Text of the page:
This section is from the book "Complete Self-Instructing Library Of Practical Photography", by J. B. Schriever. Also available from Amazon: Complete Self-Instructing Library Of Practical Photography.
The most remote portion of a landscape, or the space and objects behind the principal figures. In portraiture an artificial background is made of plain or painted cloth, canvas, or stout paper, fastened, for convenience, to a wooden frame on rollers.
A form of background circular in construction, which can be revolved on a pivot until the correct light and shade effect is obtained back of the sitter.
The process of building on the negative or print (usually the negative) a background effect. Full instruction is given in the above reference.
(See Plates, Backing for.)
(See Prints, Backing for.)
(a) An instrument (scales) for determining the relative weights of materials. (b) A term used to describe an artistic combination or proportion and arrangement in a picture.
Balsam of Fir; Balm of Gilead (improperly); Canada Turpentine.
Yellowish, transparent, solid mass; pine-like odor; bitter taste. Soluble in ether, chloroform, benzene, oils, etc. Used for cementing lenses, attaching cover-glasses to lantern-slides, mounting microscopic objects, etc.
BaBr2 + 2H2O.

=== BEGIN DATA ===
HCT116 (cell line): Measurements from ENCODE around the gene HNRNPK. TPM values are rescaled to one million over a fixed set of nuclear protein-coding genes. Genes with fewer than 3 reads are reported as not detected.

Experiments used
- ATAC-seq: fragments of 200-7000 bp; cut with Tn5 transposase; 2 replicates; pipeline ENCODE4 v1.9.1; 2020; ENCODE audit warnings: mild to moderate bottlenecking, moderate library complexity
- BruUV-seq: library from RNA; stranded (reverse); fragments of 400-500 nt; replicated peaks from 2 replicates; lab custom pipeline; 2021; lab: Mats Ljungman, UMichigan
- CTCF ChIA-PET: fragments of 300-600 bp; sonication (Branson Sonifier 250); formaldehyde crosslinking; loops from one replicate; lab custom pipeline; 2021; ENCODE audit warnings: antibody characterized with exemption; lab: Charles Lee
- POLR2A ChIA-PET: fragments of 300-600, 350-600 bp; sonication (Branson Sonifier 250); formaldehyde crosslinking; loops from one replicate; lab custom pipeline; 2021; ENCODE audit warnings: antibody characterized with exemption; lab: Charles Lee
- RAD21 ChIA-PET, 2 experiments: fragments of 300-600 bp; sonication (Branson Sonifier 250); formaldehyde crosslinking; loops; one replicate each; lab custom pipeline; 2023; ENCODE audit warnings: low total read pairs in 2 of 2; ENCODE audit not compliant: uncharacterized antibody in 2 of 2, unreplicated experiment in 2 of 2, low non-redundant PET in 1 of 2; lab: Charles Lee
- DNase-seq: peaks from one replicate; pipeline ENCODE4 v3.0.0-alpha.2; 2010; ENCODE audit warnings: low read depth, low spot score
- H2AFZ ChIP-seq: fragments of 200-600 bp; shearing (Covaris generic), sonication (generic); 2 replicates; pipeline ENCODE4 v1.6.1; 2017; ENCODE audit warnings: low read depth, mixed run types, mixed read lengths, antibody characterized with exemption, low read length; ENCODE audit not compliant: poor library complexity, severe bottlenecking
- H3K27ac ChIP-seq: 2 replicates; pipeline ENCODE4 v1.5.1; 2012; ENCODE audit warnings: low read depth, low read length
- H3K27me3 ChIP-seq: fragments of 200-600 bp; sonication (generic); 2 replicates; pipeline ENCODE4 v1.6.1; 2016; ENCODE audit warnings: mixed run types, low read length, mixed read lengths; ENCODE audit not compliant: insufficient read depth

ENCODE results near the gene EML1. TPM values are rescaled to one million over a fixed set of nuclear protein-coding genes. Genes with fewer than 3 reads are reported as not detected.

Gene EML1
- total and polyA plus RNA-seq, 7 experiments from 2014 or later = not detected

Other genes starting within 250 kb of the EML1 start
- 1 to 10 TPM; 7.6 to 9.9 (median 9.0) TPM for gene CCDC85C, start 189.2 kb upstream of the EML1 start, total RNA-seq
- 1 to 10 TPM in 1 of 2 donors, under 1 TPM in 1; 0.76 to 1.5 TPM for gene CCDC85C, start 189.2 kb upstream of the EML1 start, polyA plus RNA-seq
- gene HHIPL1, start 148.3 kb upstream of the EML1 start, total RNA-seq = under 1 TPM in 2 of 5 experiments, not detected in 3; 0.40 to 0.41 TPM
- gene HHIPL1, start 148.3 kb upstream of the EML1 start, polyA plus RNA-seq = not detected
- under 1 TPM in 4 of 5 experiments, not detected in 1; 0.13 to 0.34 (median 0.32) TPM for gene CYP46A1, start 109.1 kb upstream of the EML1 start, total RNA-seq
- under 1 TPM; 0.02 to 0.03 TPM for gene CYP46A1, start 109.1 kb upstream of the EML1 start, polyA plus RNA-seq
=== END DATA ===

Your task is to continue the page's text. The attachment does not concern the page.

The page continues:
Colorless, tabular crystals. Soluble in water, alcohol and ether. Poisonous. Used sometimes in collodion.
BaCl2 + 2H2O.
Colorless, flat, four-sided crystals; bitter, salty taste. Poisonous. Soluble in 2.5 parts water; almost insoluble in alcohol. Used, sometimes, in the preparation of sensitized papers, instead of the more commonly used chlorides.
Lustrous, colorless crystals, or white powder. Poisonous. Soluble in 20 parts cold, 2.8 parts boiling, water; insoluble in absolute alcohol. Used as a wet-plate developer together with ferrous sulphate, and serves to prevent pinholes.
Heavy, white powder. Soluble in ammonium-nitrate solution; insoluble in water and acids. Used in the manufacture of transfer paper for the carbon process; also in the forming of an emulsion to coat paper.
Prints in relief, obtained by either handwork on the back of the print while damp, or by the action of light on a thick film of bichromated gelatin, swelling it in water and from it taking a cast in plaster-of-paris.
A term applied to various solutions in which plates, papers or films are immersed, and also to the vessel holding such solutions.
Many of the modern folding cameras have the front portion which forms the bed so adjusted that it is possible to change its position from the horizontal, thus permitting of the lens being pointed upward or downward. The swing-bed takes the place of the swing-back and when a camera is equipped with a swing-bed, usually there is only one swing to the back, which is the side-swing.